Learning can be fun – really!

brain-partsIn preparing for a talk I’m giving the week of the 24th at a conference, I started looking at the different programs I use to create interactive learning. I wanted to have a few examples to share rather than just talking about it or showing screen shots with PowerPoint. At the same time, I was working on some courses I will be co-teaching on the brain. I wanted to add an additional interactive component and also update a short video I created for an earlier version of the class. Here’s what I used:

Interactive Component:

The subject I was working with was brain basics. This is a module that gives an overview of the brain, it’s parts and their major functions. The coursework includes reading and videos and I wanted to make sure the learning stuck, so I created a drag and drop model of the brain functions and the lobes the functions were activated by. To create the drag and drop I used Storyline Articulate 360. I’ve mentioned this program in previous posts and highly recommend it. One caveat is that it is not cheap. However, you can get group licenses that make it much more affordable, so give the free trial a try and see if it is worth the price for you. I use it frequently for online course presentations, so find it well worth the cost.

To start, I added an image of the brain (see above) that was colorful and high quality. I bought the image from Adobe Stock photos, to which I have a monthly membership. Again, not cheap, but I find that the search engine is easy to use, and the quality is high. I only get 10 images a month, so I only use it when there are no other options, or I have a specific need I can’t find an image for elsewhere. This was one such case.

I imported the image into Storyline, although I could have set it up in PowerPoint and imported the whole file, I decided to do it all in one program. I usually do so when I don’t feel I will need the presentation for anything else (i.e. a talk, etc.) and it requires little manipulation (transition, multiple slides).

matching-colorsI created box titles that matched the color of my brain lobes to associate the words with the lobes – another learning tool.  I made sure they matched exactly, by using the eyedropper tool to get the color of the lobe and use it to fill the box. I used the same color for the arrows from the boxes to the titles.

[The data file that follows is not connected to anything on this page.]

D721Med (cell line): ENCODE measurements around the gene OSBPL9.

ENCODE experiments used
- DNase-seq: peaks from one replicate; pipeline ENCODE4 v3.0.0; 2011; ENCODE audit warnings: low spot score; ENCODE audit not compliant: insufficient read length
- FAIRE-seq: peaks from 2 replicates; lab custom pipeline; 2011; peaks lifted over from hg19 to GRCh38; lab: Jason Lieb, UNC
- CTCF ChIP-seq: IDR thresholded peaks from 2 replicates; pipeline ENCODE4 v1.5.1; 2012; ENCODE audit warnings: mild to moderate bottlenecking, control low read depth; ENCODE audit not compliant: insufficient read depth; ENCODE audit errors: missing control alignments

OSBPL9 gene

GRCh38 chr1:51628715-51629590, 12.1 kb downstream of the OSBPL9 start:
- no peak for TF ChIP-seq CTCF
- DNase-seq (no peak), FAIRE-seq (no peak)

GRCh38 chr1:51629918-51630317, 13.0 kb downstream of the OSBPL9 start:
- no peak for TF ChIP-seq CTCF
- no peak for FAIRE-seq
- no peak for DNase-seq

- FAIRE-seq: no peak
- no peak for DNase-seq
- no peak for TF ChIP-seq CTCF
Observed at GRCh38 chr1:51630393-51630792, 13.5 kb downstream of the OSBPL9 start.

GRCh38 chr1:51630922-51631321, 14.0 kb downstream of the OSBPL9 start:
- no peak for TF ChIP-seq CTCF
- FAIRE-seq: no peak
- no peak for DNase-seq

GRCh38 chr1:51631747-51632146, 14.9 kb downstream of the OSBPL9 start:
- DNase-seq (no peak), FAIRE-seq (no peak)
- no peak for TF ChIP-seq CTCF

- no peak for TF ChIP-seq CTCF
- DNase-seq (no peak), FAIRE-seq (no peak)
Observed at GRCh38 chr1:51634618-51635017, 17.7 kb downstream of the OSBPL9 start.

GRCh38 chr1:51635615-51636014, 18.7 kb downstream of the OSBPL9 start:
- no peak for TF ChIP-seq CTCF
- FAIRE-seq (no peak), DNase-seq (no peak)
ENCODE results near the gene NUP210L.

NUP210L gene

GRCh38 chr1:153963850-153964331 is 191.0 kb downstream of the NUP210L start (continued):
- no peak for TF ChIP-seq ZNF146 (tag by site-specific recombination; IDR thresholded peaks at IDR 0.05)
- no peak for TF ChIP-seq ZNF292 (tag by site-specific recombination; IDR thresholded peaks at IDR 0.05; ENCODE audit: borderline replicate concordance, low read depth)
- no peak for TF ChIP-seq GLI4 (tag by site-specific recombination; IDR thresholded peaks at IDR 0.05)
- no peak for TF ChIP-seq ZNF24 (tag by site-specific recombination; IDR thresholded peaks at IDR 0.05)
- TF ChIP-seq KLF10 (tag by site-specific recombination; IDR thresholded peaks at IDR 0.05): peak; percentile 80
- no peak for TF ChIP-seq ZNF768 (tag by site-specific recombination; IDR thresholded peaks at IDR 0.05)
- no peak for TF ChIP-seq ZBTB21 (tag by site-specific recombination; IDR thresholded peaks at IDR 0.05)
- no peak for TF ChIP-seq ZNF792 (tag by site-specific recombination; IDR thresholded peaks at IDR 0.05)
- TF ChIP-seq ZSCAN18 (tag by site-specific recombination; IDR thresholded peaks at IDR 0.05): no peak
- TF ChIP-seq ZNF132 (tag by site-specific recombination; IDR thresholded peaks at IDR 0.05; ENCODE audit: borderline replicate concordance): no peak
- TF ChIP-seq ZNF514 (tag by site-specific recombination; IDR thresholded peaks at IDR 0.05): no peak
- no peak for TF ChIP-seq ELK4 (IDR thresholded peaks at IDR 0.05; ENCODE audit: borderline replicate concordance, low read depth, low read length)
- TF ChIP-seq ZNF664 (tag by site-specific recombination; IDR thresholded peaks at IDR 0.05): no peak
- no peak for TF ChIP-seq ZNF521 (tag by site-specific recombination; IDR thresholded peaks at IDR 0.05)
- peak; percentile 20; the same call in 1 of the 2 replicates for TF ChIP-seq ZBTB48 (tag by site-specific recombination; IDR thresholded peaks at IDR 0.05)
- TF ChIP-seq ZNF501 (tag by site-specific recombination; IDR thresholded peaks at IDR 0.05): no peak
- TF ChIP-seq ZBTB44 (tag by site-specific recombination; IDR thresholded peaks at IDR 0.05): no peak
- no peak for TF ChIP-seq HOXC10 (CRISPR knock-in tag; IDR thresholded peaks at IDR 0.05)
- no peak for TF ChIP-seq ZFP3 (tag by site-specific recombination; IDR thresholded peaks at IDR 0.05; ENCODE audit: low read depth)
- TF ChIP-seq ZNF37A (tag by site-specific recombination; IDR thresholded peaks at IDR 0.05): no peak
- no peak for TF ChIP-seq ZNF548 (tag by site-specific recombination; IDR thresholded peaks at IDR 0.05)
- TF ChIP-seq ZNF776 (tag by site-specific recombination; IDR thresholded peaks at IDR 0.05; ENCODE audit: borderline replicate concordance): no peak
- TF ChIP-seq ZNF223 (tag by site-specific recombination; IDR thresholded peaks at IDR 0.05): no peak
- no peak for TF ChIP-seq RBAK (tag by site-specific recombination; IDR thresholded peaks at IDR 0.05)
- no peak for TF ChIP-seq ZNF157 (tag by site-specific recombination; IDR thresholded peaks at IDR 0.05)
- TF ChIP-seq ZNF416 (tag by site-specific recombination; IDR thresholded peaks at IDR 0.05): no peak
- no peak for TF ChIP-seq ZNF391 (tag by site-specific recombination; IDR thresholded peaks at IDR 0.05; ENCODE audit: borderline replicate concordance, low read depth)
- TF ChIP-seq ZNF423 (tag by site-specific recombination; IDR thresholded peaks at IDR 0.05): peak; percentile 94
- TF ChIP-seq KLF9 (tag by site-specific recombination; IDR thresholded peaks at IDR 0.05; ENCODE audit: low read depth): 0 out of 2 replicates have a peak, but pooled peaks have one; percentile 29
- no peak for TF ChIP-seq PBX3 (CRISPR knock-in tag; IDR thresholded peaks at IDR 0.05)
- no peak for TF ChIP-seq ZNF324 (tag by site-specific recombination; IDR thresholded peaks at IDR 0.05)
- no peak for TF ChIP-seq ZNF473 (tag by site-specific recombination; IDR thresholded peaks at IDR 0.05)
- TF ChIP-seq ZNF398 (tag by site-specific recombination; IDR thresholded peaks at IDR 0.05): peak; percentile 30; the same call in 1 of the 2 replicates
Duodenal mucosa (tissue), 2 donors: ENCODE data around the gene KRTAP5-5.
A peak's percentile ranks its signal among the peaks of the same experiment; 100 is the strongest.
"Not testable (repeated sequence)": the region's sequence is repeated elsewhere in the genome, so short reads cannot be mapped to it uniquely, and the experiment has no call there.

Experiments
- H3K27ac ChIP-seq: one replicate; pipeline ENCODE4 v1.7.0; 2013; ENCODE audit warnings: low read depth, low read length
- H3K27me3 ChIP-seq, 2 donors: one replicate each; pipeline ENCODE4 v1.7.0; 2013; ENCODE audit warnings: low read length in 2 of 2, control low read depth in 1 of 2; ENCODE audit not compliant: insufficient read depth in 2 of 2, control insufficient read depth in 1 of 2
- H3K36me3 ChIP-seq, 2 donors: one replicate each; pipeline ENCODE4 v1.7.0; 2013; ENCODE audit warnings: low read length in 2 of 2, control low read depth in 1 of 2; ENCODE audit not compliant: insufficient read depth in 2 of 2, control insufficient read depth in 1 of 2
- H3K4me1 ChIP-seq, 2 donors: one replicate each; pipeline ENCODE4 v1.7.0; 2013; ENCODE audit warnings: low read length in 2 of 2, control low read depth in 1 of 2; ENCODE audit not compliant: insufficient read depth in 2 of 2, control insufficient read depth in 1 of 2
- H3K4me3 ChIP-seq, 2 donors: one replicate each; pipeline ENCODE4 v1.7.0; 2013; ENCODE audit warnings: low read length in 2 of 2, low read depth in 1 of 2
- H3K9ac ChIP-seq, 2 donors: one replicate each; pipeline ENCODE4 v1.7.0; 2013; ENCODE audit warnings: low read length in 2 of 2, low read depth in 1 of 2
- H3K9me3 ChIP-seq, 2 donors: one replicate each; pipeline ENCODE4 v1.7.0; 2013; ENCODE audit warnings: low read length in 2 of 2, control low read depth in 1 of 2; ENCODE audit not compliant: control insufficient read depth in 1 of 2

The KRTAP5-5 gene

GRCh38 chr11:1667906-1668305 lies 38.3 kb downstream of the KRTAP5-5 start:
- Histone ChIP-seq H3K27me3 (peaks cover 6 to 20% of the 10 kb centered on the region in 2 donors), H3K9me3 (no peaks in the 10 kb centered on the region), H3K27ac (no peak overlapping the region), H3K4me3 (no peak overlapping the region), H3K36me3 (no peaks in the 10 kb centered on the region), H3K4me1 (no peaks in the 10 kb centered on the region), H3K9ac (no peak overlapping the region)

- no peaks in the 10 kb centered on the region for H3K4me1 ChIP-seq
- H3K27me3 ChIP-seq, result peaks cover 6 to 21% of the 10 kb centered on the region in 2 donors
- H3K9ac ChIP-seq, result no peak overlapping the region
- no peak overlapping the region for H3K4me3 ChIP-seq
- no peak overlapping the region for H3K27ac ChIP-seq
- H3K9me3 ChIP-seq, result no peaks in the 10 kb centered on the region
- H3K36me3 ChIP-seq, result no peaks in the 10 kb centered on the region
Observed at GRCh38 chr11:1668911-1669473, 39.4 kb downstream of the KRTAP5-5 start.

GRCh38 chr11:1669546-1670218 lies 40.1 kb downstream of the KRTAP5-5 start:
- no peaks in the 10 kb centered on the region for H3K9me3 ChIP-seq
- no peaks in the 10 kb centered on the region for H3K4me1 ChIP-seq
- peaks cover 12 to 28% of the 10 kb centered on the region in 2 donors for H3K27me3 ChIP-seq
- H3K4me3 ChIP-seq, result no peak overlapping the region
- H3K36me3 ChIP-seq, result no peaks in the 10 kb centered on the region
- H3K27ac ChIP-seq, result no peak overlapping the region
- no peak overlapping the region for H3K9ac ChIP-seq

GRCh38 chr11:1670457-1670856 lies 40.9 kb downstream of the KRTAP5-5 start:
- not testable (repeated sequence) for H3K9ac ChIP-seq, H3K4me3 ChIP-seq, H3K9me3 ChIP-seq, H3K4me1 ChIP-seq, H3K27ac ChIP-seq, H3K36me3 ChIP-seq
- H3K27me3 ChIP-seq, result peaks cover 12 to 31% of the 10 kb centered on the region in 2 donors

The next part was a little tedious, but easy to do. I created text boxes of each function, being sure to name each function in the timeline so it was easy to find and associate with the appropriate brain lobe. I chose a font (Calibri light) that was easy to read and a size that was easy to see. I created a box to put the functions in as a list. Since each was its own text box, they could be grabbed individually and dropped on the appropriate lobe.

After I did that, I saved the file, then > click on insert > convert to freeform. When you choose freeform, it will open a page that gives you multiple options. I chose drag and drop.

Next, a form with drag and drop targets opens. I knew that I wanted all my functions to be dragged to one of four lobes and the brain stem and Cerebellum, which equals six drops. When I named each of the drop locations, I named them, as I had the functions, so they would be easily recognizable when choosing the drop targets (i.e. frontal, occipital, temporal, etc.).


To make it go faster, I picked all my drag targets first. I then went back and added the drop targets as they varied.

drag-options2Once I completed assigning each drag and drop target, I looked at the drag and drop options. I chose tile so they would fit inside the box without being on top of each other. I also asked that they be returned to the starting point if dropped outside the correct box. That way they could try multiple times since the point of the exercise is to increase memory/knowledge, not get a grade. I also set up a button for retry, which allowed the user to send all the functions back to the list and try multiple times, until they felt they had captured the information in their long-term memory. I could have added sounds to correct/incorrect answers, but find it intrusive, so I chose not to do so.

On preview, I found that some of the functions didn’t fit well in the boxes, so I set up a trigger to change the font size when dropped on a correct target to a smaller size.

Once finished, I tested it multiple times to work out any bugs/issues and then published it. I published it as a stand alone file (for CD/DVD) and also as a SCORM package for online training. It can also be published as a webpage. Another option is to set it up for review in Review 360 so you can share it for review with others. I’ve done so and you can view/try it here.  Leave a review and let me know what you think.

Tomorrow, I will add a post about the short video I updated using Sparkol VideoScribe.



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